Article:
The ugly history behind the famous 'Ghana Must Go' bags

The "Ghana Must Go" bags are a reminder of a painful chapter in Ghanaian history.

The humble Ghana Must Go bag carries a dark history [WithinNigeria]

The humble "Ghana Must Go" bag, carries a dark history far more complex than its nature suggests.

This sturdy, woven plastic bag, usually blue and red, became a representation of a tumultuous chapter in Ghana-Nigeria relations, carrying the weight of mass deportation and xenophobia.

Its name is a reminder of a dark period in West Africa and is etched in the collective memory of Ghanaians and Nigerians alike.


The story begins long before the expulsion. In the 1970s and early 1980s, Ghana struggled with severe economic hardship. Dwindling oil reserves, high inflation, and mounting debt led to a decline in living standards.

Many Ghanaians, seeking better opportunities, migrated to neighbouring Nigeria, which enjoyed a booming economy fueled by its oil wealth. This influx, estimated at over two million people by the early 1980s, brought skilled labour and entrepreneurship, contributing to Nigeria's economic growth. However, tensions began to simmer. The sheer number of migrants strained resources, and whispers of competition for jobs and opportunities arose.

In 1983, fueled by the economic downturn, rising unemployment, and heightened nationalist sentiment, the Nigerian government, under Shehu Shagari, issued a decree expelling all undocumented immigrants.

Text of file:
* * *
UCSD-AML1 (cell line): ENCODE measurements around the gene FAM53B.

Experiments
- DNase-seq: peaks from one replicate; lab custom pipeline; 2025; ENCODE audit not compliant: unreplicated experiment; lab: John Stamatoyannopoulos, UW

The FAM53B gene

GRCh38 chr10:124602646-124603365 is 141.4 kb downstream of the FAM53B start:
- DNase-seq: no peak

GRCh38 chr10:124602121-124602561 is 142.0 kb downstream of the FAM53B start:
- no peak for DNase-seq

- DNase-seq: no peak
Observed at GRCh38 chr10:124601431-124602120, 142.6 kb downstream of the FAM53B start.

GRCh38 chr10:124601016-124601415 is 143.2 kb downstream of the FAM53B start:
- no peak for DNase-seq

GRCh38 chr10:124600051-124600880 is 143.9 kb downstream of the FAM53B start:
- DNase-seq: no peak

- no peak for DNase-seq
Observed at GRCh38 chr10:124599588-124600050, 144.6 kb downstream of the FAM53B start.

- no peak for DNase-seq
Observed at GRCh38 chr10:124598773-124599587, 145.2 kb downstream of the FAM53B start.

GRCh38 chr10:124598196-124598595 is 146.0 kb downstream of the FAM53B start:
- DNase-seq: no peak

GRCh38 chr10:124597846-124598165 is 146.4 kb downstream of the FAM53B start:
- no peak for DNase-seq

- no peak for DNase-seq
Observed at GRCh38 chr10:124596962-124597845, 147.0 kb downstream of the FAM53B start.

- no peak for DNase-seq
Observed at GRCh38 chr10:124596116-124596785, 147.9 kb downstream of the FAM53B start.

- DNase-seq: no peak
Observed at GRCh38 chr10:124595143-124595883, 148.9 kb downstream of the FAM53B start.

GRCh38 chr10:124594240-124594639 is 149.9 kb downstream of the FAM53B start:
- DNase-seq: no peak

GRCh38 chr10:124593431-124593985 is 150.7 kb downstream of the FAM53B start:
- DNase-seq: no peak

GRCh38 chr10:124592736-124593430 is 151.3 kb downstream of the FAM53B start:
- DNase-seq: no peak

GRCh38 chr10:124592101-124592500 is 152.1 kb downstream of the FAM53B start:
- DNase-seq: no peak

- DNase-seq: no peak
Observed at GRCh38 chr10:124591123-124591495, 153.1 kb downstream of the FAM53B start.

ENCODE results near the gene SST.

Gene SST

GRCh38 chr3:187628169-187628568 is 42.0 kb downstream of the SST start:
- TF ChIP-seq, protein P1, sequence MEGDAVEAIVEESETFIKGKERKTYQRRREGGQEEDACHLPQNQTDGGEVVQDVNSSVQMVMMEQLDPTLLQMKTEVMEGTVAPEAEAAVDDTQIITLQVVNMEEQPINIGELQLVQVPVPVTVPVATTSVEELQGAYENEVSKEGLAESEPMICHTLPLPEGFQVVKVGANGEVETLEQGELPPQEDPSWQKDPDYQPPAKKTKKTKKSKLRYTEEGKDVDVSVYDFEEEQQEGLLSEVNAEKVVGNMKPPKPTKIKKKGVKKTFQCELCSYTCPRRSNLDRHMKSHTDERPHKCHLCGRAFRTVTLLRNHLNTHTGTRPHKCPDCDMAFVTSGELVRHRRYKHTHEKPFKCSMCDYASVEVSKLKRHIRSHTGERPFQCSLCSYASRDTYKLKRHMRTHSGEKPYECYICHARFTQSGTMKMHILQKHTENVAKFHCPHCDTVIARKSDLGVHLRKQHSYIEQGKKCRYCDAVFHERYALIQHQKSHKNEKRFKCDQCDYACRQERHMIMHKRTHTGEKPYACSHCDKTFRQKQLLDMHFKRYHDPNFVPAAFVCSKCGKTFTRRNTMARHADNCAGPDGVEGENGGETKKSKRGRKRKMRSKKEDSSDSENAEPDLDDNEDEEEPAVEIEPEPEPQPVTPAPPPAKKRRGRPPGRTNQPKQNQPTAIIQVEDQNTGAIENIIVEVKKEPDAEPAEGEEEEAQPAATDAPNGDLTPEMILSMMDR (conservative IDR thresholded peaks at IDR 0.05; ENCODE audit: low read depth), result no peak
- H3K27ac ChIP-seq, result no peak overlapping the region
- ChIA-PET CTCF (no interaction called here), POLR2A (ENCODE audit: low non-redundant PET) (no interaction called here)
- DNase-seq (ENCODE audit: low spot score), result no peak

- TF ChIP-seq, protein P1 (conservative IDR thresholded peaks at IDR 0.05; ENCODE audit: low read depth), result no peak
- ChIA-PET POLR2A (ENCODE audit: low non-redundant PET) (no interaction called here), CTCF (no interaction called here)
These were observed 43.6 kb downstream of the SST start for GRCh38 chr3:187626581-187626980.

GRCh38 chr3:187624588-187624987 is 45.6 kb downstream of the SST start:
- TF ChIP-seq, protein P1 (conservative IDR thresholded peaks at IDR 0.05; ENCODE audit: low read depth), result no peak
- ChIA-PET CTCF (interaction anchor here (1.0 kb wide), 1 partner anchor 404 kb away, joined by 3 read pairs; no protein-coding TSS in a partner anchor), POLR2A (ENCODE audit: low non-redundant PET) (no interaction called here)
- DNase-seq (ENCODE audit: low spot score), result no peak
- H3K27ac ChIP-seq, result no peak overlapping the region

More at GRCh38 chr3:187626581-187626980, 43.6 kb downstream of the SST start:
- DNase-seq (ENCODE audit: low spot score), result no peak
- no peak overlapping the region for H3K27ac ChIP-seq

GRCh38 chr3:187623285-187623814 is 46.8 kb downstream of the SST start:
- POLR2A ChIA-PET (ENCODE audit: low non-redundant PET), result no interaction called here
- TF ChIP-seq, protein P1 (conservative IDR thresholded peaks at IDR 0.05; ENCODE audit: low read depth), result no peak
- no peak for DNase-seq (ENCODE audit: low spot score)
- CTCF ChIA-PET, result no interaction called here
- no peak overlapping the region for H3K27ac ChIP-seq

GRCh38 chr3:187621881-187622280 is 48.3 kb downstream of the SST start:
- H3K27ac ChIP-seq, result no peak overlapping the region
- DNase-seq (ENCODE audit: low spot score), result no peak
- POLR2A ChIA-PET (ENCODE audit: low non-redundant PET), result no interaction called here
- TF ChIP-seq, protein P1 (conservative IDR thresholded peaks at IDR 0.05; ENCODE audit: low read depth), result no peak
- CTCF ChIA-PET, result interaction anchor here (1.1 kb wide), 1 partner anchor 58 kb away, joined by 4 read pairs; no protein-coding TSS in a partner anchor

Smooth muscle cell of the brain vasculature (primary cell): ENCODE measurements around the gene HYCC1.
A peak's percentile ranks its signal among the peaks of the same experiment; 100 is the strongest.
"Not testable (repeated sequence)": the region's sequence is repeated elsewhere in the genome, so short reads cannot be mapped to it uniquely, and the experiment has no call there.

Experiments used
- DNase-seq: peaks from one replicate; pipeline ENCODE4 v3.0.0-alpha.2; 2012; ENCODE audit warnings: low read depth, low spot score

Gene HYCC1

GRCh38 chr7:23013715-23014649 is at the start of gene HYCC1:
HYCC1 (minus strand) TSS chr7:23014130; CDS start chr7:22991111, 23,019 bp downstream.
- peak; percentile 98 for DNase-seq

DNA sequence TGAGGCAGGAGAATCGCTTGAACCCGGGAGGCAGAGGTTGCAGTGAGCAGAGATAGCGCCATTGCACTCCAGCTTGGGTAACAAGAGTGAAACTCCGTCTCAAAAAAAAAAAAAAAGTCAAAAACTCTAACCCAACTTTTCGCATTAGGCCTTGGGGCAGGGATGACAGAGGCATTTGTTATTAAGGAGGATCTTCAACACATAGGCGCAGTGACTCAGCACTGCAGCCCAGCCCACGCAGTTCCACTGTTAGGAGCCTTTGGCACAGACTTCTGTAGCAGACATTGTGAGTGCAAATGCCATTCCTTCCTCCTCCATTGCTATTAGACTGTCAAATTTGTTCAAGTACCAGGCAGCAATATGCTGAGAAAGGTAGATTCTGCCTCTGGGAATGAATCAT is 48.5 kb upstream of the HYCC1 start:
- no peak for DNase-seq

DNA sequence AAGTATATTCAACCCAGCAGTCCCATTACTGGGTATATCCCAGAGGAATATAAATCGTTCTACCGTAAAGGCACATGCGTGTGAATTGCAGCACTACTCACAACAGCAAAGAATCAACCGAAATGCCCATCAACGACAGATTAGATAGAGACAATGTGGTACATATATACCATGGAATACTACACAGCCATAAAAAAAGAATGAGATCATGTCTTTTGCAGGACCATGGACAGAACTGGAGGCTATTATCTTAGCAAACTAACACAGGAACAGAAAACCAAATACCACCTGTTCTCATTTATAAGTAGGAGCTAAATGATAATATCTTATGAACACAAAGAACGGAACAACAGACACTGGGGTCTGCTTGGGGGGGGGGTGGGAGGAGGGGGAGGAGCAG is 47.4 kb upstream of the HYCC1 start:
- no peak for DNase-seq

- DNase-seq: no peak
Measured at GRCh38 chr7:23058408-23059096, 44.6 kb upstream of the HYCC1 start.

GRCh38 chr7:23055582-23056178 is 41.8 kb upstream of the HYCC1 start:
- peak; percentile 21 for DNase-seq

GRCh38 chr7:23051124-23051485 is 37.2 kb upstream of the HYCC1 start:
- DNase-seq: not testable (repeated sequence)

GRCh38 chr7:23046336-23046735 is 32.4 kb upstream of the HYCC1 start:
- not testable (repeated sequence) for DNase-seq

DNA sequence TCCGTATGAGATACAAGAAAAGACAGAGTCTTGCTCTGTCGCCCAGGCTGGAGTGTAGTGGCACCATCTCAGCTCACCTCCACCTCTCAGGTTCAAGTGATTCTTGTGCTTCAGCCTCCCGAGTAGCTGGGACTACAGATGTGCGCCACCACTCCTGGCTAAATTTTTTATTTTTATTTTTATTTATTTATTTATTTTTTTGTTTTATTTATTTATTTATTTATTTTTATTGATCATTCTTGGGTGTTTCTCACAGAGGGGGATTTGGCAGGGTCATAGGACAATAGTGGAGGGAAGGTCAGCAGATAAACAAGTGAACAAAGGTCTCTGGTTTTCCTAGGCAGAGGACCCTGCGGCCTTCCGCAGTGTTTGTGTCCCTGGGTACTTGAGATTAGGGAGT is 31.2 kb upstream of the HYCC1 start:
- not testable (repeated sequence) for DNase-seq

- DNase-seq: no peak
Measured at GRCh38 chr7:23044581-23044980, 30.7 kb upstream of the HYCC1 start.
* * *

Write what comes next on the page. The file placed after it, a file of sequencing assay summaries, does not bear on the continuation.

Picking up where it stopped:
Ghanaians, constituting an estimated half of the targeted population, faced the brunt of this directive.


This mass expulsion, euphemistically termed the "Ghanaian Alien Compliance Order," forced over two million Ghanaians to return home, with little more than their belongings packed in readily available, cheap plastic bags.

As Ghanaians packed their meagre belongings, the bags, branded with the phrase "Made in Ghana," were ironically labelled "Ghana Must Go" by Nigerians, reflecting the xenophobic sentiment that fueled the expulsion at the time. From then on, these bags became "Ghana Must Go" – a reminder of the forceful expulsion the Ghanaians faced.

With the hardship and displacement, Ghanaians became resilient. Many went back home and rebuilt their lives, while others found success in other parts of West Africa and beyond.

Today, the "Ghana Must Go" bags continue to be used across Africa and beyond. While its name evokes the dark past, its practicality and affordability remain undeniable.


This content was created with the help of an AI model and verified by the writer.

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